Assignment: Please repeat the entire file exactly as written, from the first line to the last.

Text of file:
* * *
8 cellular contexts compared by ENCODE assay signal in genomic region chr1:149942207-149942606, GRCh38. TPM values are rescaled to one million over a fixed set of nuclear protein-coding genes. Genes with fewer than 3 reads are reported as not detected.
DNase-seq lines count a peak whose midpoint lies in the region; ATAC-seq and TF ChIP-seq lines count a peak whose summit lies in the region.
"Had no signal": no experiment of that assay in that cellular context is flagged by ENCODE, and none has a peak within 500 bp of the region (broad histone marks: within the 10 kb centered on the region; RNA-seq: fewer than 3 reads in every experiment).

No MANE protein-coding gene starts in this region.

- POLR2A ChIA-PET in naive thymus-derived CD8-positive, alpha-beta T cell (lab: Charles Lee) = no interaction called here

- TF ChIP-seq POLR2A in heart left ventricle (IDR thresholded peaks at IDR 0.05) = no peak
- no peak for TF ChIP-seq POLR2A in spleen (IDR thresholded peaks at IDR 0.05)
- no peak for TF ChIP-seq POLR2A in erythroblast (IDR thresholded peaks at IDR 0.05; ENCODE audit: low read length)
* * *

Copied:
8 cellular contexts compared by ENCODE assay signal in genomic region chr1:149942207-149942606, GRCh38. TPM values are rescaled to one million over a fixed set of nuclear protein-coding genes. Genes with fewer than 3 reads are reported as not detected.
DNase-seq lines count a peak whose midpoint lies in the region; ATAC-seq and TF ChIP-seq lines count a peak whose summit lies in the region.
"Had no signal": no experiment of that assay in that cellular context is flagged by ENCODE, and none has a peak within 500 bp of the region (broad histone marks: within the 10 kb centered on the region; RNA-seq: fewer than 3 reads in every experiment).

No MANE protein-coding gene starts in this region.

- POLR2A ChIA-PET in naive thymus-derived CD8-positive, alpha-beta T cell (lab: Charles Lee) = no interaction called here

- TF ChIP-seq POLR2A in heart left ventricle (IDR thresholded peaks at IDR 0.05) = no peak
- no peak for TF ChIP-seq POLR2A in spleen (IDR thresholded peaks at IDR 0.05)
- no peak for TF ChIP-seq POLR2A in erythroblast (IDR thresholded peaks at IDR 0.05; ENCODE audit: low read length)